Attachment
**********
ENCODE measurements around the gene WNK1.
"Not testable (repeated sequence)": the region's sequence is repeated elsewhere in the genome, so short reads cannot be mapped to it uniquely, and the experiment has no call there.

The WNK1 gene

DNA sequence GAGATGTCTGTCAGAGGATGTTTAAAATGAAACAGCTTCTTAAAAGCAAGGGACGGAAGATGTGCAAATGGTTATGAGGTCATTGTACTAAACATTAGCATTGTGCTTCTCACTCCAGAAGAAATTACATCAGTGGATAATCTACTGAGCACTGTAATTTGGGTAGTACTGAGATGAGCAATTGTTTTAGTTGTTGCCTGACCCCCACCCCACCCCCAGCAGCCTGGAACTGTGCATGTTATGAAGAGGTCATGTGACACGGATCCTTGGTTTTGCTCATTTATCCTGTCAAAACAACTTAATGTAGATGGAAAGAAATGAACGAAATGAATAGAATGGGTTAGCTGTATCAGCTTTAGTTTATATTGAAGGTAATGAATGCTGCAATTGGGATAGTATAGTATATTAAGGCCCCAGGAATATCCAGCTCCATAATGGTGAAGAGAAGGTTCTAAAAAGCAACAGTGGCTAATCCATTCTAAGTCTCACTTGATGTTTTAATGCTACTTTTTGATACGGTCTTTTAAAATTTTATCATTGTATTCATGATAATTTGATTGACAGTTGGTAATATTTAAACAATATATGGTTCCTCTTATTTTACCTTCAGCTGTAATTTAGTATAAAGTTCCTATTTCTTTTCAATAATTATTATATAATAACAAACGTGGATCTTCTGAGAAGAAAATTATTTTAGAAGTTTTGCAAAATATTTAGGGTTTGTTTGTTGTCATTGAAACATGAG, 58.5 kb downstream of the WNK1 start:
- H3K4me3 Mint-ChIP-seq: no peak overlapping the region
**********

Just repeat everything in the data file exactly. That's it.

ENCODE measurements around the gene WNK1.
"Not testable (repeated sequence)": the region's sequence is repeated elsewhere in the genome, so short reads cannot be mapped to it uniquely, and the experiment has no call there.

The WNK1 gene

DNA sequence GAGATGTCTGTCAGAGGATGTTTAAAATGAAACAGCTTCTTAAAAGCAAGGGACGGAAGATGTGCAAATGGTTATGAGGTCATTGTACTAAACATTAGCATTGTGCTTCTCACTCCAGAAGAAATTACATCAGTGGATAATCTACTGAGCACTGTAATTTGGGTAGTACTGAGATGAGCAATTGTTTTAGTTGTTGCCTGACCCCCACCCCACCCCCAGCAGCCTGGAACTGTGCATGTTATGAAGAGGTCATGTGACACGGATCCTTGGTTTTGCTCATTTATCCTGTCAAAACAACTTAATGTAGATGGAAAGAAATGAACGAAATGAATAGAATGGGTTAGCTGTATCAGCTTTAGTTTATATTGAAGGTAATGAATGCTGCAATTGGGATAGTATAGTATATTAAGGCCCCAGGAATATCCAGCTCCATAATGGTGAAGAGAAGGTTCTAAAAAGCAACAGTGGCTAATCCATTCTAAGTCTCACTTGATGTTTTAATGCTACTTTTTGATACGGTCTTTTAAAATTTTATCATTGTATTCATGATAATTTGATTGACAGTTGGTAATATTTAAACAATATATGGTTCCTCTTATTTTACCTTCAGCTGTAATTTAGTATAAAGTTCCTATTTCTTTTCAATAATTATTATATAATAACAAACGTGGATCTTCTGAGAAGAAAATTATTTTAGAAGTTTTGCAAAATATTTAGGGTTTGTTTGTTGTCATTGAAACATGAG, 58.5 kb downstream of the WNK1 start:
- H3K4me3 Mint-ChIP-seq: no peak overlapping the region